Thursday, October 11, 2012

Game's up, Ghannouchi

[Originally posted at NOW Lebanon]

It’s not every day one gets to savor the galvanic, visceral bliss of vindication, so I hope Tunisia’s secularists are making full use of the occasion today. Having argued from the moment of Rachid Ghannouchi’s return from exile that the leader of Ennahda was a sinister fanatic with a deeply illiberal vision for the country – and having been denounced as reactionaries, Zionists and Ben Ali agents for doing so – their fears may finally have proven accurate.

A video uploaded yesterday apparently shows Ghannouchi sitting down with a group of Salafists and recommending ways for them to safeguard and build on the political successes they’ve had so far. An AFP report quotes Ghannouchi telling them “to be patient… Why hurry? Take your time, to consolidate what you have gained […] create television channels, radio stations, schools and universities”. He also urged them to be on guard against the secularists, who “could make a comeback after their failure” in the October elections.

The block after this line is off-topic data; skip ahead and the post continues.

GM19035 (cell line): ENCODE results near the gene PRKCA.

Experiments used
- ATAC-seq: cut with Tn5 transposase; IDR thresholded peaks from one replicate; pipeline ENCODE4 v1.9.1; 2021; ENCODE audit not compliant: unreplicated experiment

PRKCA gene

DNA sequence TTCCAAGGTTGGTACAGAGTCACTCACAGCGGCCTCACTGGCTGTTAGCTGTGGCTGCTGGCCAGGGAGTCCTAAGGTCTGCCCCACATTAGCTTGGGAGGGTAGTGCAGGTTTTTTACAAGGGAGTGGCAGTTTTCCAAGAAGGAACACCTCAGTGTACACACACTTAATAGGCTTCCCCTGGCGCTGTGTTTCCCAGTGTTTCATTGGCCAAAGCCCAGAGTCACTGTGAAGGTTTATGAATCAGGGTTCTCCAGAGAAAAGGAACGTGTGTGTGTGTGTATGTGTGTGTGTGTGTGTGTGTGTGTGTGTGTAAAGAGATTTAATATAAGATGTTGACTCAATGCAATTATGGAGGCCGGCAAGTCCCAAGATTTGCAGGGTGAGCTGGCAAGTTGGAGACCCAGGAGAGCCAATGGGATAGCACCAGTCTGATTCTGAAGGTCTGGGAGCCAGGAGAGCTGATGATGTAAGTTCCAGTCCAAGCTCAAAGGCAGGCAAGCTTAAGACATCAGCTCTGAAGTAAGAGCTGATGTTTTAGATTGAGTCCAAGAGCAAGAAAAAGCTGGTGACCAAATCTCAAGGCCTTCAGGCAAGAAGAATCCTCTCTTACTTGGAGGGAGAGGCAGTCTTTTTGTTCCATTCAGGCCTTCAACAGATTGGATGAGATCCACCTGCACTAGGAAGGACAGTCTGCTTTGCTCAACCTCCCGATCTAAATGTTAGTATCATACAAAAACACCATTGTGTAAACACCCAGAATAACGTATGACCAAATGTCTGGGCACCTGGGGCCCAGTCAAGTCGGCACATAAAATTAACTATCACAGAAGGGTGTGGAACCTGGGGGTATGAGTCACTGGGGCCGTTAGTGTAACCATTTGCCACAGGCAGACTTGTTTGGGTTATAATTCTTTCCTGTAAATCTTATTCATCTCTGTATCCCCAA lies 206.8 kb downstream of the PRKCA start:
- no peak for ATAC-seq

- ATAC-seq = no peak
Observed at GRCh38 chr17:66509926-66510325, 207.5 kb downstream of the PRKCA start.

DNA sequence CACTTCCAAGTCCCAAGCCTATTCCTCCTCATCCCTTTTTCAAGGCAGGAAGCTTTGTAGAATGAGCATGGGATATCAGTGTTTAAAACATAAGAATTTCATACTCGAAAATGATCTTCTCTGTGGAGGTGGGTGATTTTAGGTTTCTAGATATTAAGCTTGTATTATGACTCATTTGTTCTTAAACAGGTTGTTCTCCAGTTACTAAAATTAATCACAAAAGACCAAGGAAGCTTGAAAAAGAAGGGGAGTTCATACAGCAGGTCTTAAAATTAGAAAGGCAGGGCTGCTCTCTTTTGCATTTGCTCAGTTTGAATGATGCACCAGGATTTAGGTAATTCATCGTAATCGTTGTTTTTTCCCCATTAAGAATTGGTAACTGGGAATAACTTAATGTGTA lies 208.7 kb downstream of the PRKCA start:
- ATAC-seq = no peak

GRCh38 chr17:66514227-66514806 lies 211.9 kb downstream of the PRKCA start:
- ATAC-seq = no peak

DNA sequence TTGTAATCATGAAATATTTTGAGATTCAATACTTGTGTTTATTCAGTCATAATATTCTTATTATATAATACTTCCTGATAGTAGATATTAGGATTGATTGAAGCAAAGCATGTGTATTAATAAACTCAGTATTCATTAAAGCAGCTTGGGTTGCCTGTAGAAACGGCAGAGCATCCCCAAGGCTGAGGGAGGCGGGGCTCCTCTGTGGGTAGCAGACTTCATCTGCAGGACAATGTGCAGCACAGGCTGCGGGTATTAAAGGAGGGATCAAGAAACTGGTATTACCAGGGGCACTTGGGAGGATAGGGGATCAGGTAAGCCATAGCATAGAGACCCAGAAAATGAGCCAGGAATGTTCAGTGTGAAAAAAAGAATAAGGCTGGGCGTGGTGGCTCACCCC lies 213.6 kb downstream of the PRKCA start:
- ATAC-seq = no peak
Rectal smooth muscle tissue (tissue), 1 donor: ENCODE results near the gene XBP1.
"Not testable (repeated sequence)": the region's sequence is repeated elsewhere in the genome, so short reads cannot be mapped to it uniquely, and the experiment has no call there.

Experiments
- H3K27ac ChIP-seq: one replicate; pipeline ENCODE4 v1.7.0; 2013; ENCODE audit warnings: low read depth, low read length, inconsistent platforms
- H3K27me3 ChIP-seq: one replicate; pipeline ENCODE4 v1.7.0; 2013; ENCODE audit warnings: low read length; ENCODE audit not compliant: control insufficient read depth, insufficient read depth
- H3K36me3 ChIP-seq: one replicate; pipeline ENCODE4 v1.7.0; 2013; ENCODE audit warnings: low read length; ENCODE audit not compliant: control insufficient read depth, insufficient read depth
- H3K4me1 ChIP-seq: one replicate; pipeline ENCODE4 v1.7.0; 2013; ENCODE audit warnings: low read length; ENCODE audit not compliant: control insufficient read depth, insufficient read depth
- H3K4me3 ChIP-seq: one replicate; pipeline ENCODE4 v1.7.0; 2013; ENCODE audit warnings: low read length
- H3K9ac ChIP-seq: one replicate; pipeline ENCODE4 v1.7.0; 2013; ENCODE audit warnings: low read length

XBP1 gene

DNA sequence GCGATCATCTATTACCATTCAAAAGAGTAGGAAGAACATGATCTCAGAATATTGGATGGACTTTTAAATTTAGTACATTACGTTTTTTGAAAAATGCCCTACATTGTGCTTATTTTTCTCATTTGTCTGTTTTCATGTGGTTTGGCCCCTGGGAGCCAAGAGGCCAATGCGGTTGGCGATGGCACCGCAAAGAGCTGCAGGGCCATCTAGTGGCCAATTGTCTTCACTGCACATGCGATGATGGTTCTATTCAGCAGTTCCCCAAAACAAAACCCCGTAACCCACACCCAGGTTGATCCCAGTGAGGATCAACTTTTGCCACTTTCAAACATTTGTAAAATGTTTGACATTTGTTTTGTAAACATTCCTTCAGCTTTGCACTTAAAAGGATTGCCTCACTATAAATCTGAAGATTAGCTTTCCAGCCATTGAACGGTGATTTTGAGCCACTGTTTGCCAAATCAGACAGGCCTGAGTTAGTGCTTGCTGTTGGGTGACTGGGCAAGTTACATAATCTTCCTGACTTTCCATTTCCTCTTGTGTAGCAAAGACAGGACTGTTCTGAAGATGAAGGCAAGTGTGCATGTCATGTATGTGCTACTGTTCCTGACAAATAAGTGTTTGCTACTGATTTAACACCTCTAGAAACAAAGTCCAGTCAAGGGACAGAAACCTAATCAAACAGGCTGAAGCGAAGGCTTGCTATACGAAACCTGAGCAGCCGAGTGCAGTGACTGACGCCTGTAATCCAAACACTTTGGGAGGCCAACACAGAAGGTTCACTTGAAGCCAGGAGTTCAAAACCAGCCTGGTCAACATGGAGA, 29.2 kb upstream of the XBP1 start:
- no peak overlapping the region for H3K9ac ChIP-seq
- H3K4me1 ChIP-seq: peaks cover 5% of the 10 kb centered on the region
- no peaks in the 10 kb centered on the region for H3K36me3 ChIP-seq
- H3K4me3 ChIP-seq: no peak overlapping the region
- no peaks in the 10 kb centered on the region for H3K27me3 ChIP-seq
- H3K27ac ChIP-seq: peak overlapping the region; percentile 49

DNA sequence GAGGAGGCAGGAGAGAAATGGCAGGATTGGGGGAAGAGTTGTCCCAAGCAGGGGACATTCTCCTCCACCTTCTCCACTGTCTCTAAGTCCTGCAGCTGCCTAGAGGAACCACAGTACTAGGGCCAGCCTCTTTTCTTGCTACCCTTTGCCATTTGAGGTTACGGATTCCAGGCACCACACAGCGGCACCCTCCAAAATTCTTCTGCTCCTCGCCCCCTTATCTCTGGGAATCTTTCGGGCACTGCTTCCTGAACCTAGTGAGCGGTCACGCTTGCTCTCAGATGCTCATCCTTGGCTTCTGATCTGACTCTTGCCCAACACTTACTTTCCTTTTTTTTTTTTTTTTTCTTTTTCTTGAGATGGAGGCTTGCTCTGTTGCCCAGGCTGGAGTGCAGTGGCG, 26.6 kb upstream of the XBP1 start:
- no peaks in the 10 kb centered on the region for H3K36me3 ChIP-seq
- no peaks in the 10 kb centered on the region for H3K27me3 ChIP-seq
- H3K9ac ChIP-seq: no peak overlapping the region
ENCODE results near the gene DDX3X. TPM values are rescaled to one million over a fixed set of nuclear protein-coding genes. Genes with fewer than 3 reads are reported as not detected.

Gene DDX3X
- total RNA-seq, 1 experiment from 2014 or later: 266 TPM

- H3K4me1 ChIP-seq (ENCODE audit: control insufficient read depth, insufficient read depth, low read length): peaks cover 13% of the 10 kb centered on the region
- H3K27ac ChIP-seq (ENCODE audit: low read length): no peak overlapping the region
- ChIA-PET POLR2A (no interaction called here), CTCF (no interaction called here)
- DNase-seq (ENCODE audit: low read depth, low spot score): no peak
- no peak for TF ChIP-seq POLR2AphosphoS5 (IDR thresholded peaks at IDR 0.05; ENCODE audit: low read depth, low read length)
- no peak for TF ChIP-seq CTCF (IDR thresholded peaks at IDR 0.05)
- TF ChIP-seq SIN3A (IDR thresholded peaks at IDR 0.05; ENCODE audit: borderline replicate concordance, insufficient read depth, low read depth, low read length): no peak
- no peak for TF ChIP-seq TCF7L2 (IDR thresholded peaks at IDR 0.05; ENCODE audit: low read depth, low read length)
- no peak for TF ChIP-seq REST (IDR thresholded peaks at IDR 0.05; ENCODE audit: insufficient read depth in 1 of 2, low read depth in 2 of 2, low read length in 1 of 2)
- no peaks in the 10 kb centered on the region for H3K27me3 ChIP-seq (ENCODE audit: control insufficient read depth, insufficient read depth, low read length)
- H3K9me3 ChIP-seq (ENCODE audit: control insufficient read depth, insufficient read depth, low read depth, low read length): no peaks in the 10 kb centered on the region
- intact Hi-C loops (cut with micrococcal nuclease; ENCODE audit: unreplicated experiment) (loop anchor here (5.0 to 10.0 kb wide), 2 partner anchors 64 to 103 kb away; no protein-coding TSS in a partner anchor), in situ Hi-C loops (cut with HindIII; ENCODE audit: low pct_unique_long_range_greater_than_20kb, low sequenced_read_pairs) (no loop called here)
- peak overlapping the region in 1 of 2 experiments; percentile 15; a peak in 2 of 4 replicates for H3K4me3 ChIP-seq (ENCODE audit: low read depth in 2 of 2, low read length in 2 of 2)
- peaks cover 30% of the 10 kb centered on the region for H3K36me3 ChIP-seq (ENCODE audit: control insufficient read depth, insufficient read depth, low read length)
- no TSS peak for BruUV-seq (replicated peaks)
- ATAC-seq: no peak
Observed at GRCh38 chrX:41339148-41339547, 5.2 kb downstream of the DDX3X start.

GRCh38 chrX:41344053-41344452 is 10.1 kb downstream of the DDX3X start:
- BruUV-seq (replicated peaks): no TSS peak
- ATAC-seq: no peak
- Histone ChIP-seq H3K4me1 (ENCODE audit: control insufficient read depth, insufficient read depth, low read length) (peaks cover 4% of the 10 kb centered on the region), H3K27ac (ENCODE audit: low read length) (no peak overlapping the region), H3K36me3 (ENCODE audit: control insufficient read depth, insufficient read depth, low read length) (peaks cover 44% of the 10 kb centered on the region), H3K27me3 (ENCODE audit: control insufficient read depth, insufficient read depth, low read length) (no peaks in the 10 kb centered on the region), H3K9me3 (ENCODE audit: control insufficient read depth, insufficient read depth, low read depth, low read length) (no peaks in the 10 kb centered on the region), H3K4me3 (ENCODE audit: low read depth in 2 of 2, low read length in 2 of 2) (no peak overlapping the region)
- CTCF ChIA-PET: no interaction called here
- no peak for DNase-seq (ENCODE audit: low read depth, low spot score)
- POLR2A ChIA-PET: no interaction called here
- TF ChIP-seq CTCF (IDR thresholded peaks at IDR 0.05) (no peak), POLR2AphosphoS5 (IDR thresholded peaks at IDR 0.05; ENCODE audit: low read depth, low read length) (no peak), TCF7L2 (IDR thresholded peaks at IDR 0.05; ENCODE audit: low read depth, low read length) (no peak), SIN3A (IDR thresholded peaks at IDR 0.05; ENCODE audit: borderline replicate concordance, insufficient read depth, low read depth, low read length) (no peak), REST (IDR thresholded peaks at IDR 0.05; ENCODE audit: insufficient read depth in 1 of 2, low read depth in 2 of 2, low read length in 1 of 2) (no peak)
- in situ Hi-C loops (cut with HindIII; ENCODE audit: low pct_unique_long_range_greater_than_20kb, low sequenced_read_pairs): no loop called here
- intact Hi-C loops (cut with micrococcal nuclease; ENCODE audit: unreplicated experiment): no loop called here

These Salafists are the ideological brethren, don’t forget, of those who assaulted the US embassy in Tunis last month, killing 4 and injuring 46; who smashed up a hotel in Sidi Bouzid chanting “al-sharab haram” (“drinking is a sin”) earlier in the same month; and who Ghannouchi himself outwardly affects to decry as a “[danger] to public freedom”.

Can we at last dispense with the fatuous notion of “moderate Islamism”? As I’ve long argued, the very phrase is an oxymoron; Islamism being extremism by definition. Entrusting the task of warding off theocracy to a man who is himself a theocrat is, one would have thought, an obviously problematic idea. Sadly, however, with almost the entire region now clenched in the hands of exactly such theocrats, it seems we’re doomed to find this out the hard way.

No comments:

Post a Comment